• Should I test for HPV before vaccination? Pap testing and screening for HPV DNA are not needed before vaccination. Few women have been exposed to all four HPV types present in the quadrivalent vaccine, making pretesting irrelevant.
  • My patients don’t understand why they need to continue cervical cancer screening after vaccination. What should I tell them? It is important for females who receive the HPV vaccine to continue with regular cervical cancer screening for three reasons:
    • The vaccine does not protect against all of the HPV types that cause cervical cancer.
    • An individual may be at risk for HPV-related disease due to infection with a high-risk HPV type before vaccination.
    • An individual who does not complete the vaccine series may not receive the full benefits of the vaccine, and thus be at risk for HPV-related disease.
    • The vaccine is not 100% effective at preventing infection with the 4 HPV types, thus another reason to continue screening for cervical cancer.
  • Do the vaccines provide cross-protection to other HPV types? There is some preliminary evidence that the bivalent and quadrivalent vaccines may provide protection against other HPV types. A 2006 clinical trial of the bivalent vaccine found significantly lower rates of infection with HPV types 31 and 45, which it does not target.10 The clinical relevance of these data is not yet known. In the quadrivalent vaccine, there was a significant decrease in persistent infection with type 31 as well as CIN-1 and CIN-2,3 associated with type 31.11
  • Is the type of adjuvant a clinically important difference between the bivalent and quadrivalent vaccines? The adjuvant present in the bivalent vaccine increases immunity in animal studies.13 The clinical relevance of these data is not yet known.
  • Does the quadrivalent vaccine provide protection against external genital warts? Yes. In a combined analysis of three clinical trials, the efficacy of the quadrivalent vaccine was 98.9 percent against EGW that were associated with HPV types 6, 11, 16, or 18.
  • What about the use of the vaccine in males? The vaccine is not FDA approved for males at this time, but Merck’s efficacy studies indicate the vaccine is 90.4% effective at preventing HPV 6,11,16,18 related EGW and 85.6% effective at preventing persistent infection with HPV 6,11,16,18 in men who are vaccinated. In men who have sex with men (MSM) the vaccine is 79% effective at preventing EGW and 94.4% effective at preventing persistent infection with HPV 6, 11, 16, & 18. These studies don’t address whether vaccinating men prevents HPV infection in their sex partners.12
  • Does the HPV vaccine help treat existing disease? No. The HPV vaccine is not effective against existing disease, including existing HPV infection, cervical cytological abnormalities, or external genital warts.
  • How safe is the HPV Vaccine? The CDC has been monitoring the safety of Merck’s vaccine since it went on the market in 2006. As of the end of 2008 23 million doses of Gardasil had been administered, and there had been 11,916 adverse events reported, 6% of which were classified as serious. The CDC has investigated these and has not found evidence that they are caused by the vaccine. The CDC continues to recommend that girls be vaccinated.13

References:

  1. Centers for Disease Control and Prevention. HPV and HPV Vaccine: Information for Providers. Available at: www.cdc.gov/std/hpv/hpv-vacc-hcp-3-pages.pdf. Accessed January 10, 2008.
  2. Ho GY, Bierman R, Beardsley L, Chang CJ, Burk RD. Natural history of cervicovaginal papillomavirus infection as measured by repeated DNA testing in adolescent and young women. N Engl J Med. 1998;338(7):423-8.
  3. Winer RL, Lee S-K, Hughes JP, Adam DE, Kiviat NB, Koutsky LA. Genital human papillomavirus infection: incidence and risk factors in a cohort of female university students. Am J Epidemiol. 2003;157:218-26.
  4. Sellors JW, Karwalajtys TL, Kaczorowski J, Mahony JB, Lytwyn A, Chong S, et al. Incidence, clearance and predictors of human papillomavirus infection in women. Can Med Assoc J. 2003;168(4):421-5.
  5. Ley C, Bauer HM, Reingold A, Schiffman MH, Chambers JC, Tashiro CJ, et al. Determinants of human genital papillomavirus infection in young women. J Natl Cancer Inst. 1991 Jul 17;83(14):997-1003.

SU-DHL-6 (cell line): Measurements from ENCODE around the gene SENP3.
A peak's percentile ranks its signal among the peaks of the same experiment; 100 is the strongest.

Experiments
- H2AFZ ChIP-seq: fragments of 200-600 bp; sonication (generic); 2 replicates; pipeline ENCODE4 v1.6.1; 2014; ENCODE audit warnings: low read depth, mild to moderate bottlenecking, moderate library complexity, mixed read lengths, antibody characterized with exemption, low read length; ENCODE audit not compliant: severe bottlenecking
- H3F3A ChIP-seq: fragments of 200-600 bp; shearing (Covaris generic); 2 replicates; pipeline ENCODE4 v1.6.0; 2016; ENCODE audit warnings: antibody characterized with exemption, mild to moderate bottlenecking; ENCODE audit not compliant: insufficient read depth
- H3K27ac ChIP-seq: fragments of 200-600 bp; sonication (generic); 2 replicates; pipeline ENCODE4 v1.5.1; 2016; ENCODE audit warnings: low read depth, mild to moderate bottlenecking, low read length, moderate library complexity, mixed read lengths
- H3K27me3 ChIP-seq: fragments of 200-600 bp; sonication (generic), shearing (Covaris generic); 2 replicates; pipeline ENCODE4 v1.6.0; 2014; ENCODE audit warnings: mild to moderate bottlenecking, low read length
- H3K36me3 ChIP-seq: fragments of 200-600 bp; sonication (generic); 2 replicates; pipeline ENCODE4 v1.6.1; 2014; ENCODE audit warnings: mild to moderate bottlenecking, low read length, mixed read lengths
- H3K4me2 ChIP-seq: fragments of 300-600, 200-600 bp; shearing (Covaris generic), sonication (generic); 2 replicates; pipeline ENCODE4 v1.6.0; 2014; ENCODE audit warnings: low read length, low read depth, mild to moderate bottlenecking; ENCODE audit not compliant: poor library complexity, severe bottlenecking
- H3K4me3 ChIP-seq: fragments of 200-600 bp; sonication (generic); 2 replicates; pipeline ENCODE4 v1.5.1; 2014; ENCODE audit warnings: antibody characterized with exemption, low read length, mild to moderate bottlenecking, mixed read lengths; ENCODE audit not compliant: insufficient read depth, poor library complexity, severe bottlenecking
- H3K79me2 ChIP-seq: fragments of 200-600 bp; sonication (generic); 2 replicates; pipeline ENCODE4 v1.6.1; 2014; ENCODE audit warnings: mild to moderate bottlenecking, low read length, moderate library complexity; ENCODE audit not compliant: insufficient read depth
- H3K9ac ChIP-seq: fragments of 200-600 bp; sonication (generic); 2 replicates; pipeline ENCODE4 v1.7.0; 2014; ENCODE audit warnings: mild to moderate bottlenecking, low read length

6. Winer RL, Hughes JP, Feng Q, O’Reilly S, Kiviat NB, Holmes KK, et al. Condom use and the risk of genital human papillomavirus infection in young women. N Engl J Med. 2006;354(25):2645-54.
  7. Bleeker MCG, Hogewoning CJA, Voorhorst FJ, van den Brule AJ, Snijders PJ, Starink TM, et al. Condom use promotes regression of human papillomavirus associated penile lesions in male sexual partners of women with cervical intraepithelial neoplasia. Int J Cancer. 2003;107:804-10.
  8. Hogewoning CJ, Bleeker MC, van den Brule AJ, Voorhorst FJ, Snijders PJ, Berkhof J, et al. Condom use promotes regression of cervical intraepithelial neoplasia and clearance of human papillomavirus: a randomized clinical trial. Int J Cancer. 2003;107:811-6.
  9. Markowitz LE, Dunne EF, Saraiya M, Lawson HW, Chesson H, Unger ER; Centers for Disease Control and Prevention; Advisory Committee on Immunization Practices. Quadrivalent Human Papillomavirus Vaccine: Recommendations of the Advisory Committee on Immunization Practices (ACIP). MMWR. 2007;56(RR-2):1-24.
  10. Harper DM, Ranco EL, Wheeler CM, Moscicki AB, Romanowski B, Roteli-Marins CM, et al. Sustained efficacy up to 4.5 years of a bivalent L1 virus-like particle vaccine against human papillomavirus types 16 and 18: follow-up from a randomised control trial. Lancet. 2006;367(9518):1247-55.
  11. Brown DR, Kjaer SK, Sigurdsson K, Iversen OE, Hernandez-Avila M, Wheeler CM, et al. The impact of quadrivalent human papillomavirus (HPV; types 6, 11, 16, and 18) L1 virus-like particle vaccine on infection and disease due to oncogenic nonvaccine HPV types in generally HPV-naive women aged 16-26 years. J Infect Dis. 2009 Apr 1;199(7):926-35.
  12. Centers for Disease Control and Prevention. GARDASIL® Update: Male Efficacy & Safety. Available at: www.cdc.gov/vaccines/recs/acip/downloads/mtg-slides-feb09/10-3-hpv.pdf. Accessed May 5, 2009.
  13. Centers for Disease Control and Prevention. Reports of Health Concerns Following HPV Vaccination. Available at: www.cdc.gov/vaccinesafety/vaers/gardasil.htm. Accessed May 5, 2009.
  14. Garland SM, Hernandez-Avila M, Wheeler CM, Perez G, Harper DM, Leodolter S, et al. Quadrivalent vaccine against human papillomavirus to prevent anogenital diseases. N Engl J Med. 2007;356(19):1928-43.
  15. Pedersen C, Petaja T, Strauss G, Rumke HC, Poder A, Richardus JH, et al. Immunization of early adolescent females with human papillomavirus type 16 and 18 L1 virus-like particle vaccine containing AS04 adjuvant. J Adolesc Health. 2007;40:564-71.
  16. Paavonen J, Jenkins D, Bosch FX, Naud P, Salmerón J, Wheeler CM, et at. Efficacy of a prophylactic adjuvanted bivalent L1 virus-like-particle vaccine against infection with human papillomavirus types 16 and 18 in young women: an interim analysis of a phase III double-blind, randomised controlled trial. Lancet. 2007 Jun 30;369(9580):2161-70.
  17. Sasagawa T, Tani M, Basha W, et al. A human papillomavirus type 16 vaccine by oral delivery of L1 protein. Virus Res. 2005;110(1-2):81-90.